0

I am curious to know if in an Ethernet network the techniques used in LTE or other High Speed wireless Network that allow different devices to send data at the same time can still be used.

For example would it be possible to use different frequencies for different devices on the same network and still have the devices "understand" each other?

I know that when hubs were used and many computers would have access to the same wire there was a system called CSMA/CD that would prevent two devices from talking in the same time. What if the devices would communicate at the same time but at different frequencies?

  • 3
    Of course it's possible, but what you're describing would no longer be Ethernet. How would a device know which frequency to listen to in order to hear a sender? – Ron Trunk Sep 1 '17 at 17:46
  • Sure you could but with switches creating a direct path to communicate why would you add issues like frequency channelization for many devices. It'd become as complex as wifi. You could still have broadcast to identify your channel. But if your "nic" card is talking to 10 diffrent devices that card would need the capability to talk to many frequencies possibly creating a very expensive card or chip. Then you have channel overlap. If two devices use the same channel and you need to talk to both of them it could get messy. But, very interesting idea. I wonder if there were tests of this concept? – Fixitrod Sep 4 '17 at 16:58
  • Did any answer help you? If so, you should accept the answer so that the question doesn't keep popping up forever, looking for an answer. Alternatively, you can provide and accept your own answer. – Ron Maupin Feb 19 '18 at 20:42
3

Using different frequencies for transmission from multiple sources or in opposite directions is called frequency-division multiplex (FDM). This implies that each transmission sources has hold of a dedicated frequency band it can use.

Nearly all Ethernet PHYs use baseband signaling - baseband means the frequency starts at (close to) 0 Hz and reaches up the maximum frequency that is used. Therefore, baseband signaling provides no room for FDM.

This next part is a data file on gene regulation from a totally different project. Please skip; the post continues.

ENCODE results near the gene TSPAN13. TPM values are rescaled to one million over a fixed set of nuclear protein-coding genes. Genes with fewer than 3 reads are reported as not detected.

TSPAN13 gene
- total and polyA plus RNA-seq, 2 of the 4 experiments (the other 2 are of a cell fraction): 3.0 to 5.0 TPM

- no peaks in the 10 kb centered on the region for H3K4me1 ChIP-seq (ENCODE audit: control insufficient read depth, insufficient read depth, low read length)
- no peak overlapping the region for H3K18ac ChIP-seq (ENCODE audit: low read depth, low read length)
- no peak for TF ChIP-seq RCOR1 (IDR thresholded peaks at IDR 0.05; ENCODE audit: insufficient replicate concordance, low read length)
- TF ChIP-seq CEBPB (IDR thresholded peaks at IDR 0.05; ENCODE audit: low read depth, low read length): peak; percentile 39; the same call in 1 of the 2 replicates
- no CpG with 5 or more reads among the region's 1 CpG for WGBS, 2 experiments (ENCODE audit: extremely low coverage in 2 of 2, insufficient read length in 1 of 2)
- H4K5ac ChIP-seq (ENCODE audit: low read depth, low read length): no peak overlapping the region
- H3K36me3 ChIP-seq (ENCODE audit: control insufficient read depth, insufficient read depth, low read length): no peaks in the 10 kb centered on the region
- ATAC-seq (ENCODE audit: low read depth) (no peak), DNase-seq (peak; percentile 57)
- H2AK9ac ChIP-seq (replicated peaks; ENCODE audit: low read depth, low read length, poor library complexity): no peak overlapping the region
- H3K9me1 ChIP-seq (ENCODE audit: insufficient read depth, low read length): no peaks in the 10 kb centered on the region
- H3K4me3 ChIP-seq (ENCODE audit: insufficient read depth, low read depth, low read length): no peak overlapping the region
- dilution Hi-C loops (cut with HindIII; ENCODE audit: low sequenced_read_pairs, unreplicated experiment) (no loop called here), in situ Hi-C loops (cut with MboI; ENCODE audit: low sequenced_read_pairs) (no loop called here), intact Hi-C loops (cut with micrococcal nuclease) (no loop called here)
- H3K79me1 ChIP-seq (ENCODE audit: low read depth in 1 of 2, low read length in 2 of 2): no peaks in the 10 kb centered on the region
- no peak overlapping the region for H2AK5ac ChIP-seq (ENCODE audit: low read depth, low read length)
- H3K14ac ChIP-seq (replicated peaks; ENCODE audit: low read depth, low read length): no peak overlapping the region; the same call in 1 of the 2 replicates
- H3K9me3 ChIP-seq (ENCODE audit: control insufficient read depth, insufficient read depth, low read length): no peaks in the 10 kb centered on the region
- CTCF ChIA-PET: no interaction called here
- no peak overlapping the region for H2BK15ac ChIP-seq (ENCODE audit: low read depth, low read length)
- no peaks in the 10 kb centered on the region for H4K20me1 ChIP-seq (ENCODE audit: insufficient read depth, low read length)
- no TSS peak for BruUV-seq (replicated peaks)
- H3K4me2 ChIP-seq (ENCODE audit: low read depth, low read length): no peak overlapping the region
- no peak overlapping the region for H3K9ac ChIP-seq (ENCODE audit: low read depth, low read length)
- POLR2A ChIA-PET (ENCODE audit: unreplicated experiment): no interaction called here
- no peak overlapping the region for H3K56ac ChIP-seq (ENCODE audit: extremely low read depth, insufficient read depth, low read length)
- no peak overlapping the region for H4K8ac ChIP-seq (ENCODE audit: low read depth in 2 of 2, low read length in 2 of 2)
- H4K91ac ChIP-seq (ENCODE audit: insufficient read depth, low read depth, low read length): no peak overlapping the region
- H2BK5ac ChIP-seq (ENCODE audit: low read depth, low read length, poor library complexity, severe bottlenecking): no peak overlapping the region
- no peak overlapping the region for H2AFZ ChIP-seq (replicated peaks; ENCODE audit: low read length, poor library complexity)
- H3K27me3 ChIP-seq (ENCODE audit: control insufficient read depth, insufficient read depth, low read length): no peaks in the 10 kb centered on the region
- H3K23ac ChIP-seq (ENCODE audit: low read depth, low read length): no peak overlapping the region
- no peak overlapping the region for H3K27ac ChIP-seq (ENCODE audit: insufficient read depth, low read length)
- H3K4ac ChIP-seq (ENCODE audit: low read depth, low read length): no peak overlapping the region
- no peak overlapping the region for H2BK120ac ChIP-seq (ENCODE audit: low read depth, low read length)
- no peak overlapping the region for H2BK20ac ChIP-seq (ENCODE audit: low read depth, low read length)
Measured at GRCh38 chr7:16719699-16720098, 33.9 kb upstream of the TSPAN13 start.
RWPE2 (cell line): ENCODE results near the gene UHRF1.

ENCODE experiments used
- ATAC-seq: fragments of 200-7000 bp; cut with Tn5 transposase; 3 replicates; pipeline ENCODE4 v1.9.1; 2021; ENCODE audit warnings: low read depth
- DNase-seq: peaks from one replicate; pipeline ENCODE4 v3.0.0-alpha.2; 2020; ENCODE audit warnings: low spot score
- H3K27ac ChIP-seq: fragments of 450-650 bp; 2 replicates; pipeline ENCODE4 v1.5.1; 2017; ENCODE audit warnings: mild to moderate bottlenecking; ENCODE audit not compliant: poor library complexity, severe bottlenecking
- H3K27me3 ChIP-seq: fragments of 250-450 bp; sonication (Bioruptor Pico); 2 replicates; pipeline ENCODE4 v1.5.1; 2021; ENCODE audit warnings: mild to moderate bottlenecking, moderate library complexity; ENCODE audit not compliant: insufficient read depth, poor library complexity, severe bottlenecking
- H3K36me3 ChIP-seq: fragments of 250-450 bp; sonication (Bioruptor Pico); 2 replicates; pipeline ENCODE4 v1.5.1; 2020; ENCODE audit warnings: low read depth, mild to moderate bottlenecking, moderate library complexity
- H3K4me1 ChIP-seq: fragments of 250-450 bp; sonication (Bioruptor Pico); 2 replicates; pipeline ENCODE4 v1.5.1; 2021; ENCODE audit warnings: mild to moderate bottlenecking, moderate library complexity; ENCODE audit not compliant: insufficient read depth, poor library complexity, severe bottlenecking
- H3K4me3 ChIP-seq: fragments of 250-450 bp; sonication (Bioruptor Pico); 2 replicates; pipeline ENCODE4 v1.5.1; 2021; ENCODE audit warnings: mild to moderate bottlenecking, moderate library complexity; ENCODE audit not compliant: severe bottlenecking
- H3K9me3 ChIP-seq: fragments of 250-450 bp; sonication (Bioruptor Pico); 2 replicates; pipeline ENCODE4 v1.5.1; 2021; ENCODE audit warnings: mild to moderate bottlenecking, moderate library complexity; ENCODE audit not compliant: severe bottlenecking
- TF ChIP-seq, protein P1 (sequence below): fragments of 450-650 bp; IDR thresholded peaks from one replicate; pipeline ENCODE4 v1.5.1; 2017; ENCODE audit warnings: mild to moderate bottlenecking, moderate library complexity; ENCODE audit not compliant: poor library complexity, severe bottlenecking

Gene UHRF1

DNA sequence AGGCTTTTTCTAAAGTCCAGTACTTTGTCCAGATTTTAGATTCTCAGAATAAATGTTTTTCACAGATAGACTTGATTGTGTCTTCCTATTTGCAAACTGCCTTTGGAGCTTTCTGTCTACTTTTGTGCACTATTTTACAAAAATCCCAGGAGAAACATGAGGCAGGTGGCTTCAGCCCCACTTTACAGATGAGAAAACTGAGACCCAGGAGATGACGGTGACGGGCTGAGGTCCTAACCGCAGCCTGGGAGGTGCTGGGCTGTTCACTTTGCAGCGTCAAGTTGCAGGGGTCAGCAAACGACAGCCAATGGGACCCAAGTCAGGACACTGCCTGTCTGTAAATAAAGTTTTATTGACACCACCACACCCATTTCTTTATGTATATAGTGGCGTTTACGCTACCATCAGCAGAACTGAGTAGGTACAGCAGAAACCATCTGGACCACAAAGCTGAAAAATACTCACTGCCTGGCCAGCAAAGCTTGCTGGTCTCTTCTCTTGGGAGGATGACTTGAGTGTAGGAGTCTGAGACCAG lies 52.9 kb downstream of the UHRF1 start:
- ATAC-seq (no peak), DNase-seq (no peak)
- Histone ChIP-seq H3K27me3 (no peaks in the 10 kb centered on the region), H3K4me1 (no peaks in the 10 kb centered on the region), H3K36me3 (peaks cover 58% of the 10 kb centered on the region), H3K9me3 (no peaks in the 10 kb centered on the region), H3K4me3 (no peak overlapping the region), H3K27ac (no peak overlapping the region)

(Optical fiber can be considered a special case: the baseband signal modulates the amplitude of a light source - using different light colors/wavelengths you can very well multiplex various sources into a single fiber. This is used for e.g. 1000BASE-BX10 or 10G/GE/PON.)

2

Can the devices want to send data at the same time? Yes. Will the devices send the data at the same time ? No.

the idea is simple. Be it high speed or LTE or any type of communication If the technology is using packet switched network- Ethernet the transmission link has a maximum bandwidth. This dictates how much data can traverse through the data per instance of time.

Thus if more than a certain amout of data is transmitted then it results in collission, retransmissions and this reduces the performance of the system.

Can the devices send at different frequencies. For that, first of all the cable should support different frequencies of data through the channel (which is not the case for eg. You cannot send any frequency on an optical fiber) which is generally used in high speed communications

But asssuming that it does, the switches need to be equipped with to listen at different frequencies and allow band gaps to prevent disturbance.

Secondly the hosts need to be smart enough to listen and understand which frequency is currently unused and transmit at a different frequency.

This involves significantly higher processing and takes away the fundamental requirement that a network must be simple.

And as Ron pointed out it wouldnt be Ethernet

Your Answer

By clicking “Post Your Answer”, you agree to our terms of service, privacy policy and cookie policy

Not the answer you're looking for? Browse other questions tagged or ask your own question.